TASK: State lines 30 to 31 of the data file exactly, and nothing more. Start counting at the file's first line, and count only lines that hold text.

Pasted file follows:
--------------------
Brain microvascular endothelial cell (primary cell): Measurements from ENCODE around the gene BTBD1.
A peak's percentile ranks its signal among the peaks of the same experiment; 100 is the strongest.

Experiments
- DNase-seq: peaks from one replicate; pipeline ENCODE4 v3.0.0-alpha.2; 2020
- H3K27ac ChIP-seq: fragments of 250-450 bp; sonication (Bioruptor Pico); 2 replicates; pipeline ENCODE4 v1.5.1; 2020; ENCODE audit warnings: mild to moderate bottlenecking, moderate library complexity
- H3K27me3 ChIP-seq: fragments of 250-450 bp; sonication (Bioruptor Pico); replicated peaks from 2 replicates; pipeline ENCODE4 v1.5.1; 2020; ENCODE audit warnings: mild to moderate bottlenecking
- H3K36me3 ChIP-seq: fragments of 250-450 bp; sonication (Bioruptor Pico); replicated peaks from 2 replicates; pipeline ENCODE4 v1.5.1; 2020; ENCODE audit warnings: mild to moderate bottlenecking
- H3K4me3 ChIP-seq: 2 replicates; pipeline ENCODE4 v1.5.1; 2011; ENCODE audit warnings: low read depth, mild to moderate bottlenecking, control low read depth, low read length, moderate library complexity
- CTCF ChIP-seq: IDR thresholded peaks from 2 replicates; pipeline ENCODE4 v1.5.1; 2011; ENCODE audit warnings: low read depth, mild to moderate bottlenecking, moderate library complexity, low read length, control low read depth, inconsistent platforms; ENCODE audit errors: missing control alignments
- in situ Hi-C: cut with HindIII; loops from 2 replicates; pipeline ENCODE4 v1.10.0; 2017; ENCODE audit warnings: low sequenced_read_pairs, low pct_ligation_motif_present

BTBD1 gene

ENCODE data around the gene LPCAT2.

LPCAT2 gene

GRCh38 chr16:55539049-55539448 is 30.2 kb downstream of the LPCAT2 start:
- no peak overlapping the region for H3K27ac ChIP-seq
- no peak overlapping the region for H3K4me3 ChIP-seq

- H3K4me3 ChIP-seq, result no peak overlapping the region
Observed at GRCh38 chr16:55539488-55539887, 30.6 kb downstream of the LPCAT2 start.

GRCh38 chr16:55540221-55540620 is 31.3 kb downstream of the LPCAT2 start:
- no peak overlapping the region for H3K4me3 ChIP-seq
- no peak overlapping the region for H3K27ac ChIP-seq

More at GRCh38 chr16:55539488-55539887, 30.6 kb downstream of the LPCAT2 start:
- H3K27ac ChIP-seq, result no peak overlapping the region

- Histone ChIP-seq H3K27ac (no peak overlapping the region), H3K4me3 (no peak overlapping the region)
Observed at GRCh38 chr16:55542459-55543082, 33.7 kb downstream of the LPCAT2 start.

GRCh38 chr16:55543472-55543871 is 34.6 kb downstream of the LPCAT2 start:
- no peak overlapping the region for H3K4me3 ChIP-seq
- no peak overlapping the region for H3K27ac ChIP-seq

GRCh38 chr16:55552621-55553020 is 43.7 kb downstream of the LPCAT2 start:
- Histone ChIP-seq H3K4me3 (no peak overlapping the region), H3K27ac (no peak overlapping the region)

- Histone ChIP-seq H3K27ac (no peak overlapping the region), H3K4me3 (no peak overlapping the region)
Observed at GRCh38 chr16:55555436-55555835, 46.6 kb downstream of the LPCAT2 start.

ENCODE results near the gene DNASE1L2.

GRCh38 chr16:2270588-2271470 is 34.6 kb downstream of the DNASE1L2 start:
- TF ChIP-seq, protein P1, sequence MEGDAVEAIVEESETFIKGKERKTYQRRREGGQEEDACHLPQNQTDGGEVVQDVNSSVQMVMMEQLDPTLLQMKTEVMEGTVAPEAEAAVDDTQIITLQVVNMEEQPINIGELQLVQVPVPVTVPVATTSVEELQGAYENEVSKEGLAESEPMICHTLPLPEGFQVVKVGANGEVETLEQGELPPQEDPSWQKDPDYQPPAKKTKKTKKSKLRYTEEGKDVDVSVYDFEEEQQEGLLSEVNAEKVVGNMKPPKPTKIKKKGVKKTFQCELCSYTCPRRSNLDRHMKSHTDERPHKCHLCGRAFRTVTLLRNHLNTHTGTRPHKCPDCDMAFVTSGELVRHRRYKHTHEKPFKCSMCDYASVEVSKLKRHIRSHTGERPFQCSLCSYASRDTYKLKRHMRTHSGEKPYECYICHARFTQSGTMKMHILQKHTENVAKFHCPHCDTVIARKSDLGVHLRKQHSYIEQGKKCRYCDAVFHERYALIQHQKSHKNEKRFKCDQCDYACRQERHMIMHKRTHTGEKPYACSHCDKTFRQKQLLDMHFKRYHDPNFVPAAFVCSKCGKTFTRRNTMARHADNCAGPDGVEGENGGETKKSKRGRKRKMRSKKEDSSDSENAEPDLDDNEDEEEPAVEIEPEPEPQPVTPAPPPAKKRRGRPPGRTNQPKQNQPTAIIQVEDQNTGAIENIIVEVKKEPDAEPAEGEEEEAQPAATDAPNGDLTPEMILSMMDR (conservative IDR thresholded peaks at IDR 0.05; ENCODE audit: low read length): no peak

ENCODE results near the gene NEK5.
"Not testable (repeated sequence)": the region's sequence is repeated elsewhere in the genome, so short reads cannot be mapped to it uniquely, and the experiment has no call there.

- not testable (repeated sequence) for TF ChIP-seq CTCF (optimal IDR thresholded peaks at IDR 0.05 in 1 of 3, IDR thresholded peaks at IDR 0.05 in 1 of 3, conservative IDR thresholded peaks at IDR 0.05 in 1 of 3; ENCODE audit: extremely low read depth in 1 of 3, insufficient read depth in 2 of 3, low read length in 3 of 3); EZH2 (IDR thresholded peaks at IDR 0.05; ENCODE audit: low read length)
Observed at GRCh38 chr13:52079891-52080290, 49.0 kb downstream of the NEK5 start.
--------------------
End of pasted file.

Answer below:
- Histone ChIP-seq H3K4me3 (no peak overlapping the region), H3K27ac (no peak overlapping the region)

- Histone ChIP-seq H3K27ac (no peak overlapping the region), H3K4me3 (no peak overlapping the region)